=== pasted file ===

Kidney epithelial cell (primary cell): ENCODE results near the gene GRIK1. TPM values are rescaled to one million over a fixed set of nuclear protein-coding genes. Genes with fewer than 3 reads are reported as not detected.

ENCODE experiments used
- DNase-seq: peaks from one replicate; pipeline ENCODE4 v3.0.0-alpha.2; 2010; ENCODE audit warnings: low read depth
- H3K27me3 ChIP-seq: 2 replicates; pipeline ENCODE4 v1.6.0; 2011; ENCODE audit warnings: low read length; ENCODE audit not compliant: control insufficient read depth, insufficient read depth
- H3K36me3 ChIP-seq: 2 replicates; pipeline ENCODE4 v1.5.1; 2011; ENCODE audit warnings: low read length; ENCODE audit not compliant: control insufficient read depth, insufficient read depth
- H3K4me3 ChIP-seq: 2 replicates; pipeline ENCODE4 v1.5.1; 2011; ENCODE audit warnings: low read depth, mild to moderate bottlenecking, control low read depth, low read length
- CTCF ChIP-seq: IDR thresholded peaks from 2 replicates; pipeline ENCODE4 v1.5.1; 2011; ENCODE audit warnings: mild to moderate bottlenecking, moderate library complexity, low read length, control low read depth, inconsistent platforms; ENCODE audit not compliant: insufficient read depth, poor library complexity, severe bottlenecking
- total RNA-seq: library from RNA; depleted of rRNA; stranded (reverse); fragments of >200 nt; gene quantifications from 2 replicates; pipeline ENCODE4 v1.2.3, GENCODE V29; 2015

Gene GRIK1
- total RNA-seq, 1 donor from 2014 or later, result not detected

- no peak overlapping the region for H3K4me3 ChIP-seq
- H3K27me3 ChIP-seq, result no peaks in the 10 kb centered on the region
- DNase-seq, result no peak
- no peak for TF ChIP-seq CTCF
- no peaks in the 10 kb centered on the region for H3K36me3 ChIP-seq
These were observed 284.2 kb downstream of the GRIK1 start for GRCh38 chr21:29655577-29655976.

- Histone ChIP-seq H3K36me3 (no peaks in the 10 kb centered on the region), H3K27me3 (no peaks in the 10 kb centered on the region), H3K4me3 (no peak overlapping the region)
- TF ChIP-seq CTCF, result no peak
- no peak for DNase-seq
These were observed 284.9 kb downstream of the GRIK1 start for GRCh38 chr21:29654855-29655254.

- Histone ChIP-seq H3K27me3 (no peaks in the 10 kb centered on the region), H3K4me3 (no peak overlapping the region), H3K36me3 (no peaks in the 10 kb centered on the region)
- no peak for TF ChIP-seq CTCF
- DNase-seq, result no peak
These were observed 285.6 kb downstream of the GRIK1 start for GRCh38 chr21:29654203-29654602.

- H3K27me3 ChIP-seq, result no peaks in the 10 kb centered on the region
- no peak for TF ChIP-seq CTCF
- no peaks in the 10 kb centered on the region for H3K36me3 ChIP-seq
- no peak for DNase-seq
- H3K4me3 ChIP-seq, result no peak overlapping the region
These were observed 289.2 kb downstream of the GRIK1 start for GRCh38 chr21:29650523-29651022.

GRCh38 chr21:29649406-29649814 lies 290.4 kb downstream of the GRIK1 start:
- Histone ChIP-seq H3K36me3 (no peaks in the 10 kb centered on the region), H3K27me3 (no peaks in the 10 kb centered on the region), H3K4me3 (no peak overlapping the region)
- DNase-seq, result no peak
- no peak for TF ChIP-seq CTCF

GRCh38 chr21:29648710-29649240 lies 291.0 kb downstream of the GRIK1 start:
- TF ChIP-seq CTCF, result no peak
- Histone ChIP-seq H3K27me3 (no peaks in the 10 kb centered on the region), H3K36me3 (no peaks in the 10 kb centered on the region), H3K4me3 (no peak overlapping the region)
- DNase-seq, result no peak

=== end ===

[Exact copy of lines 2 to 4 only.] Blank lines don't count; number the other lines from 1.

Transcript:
ENCODE experiments used
- DNase-seq: peaks from one replicate; pipeline ENCODE4 v3.0.0-alpha.2; 2010; ENCODE audit warnings: low read depth
- H3K27me3 ChIP-seq: 2 replicates; pipeline ENCODE4 v1.6.0; 2011; ENCODE audit warnings: low read length; ENCODE audit not compliant: control insufficient read depth, insufficient read depth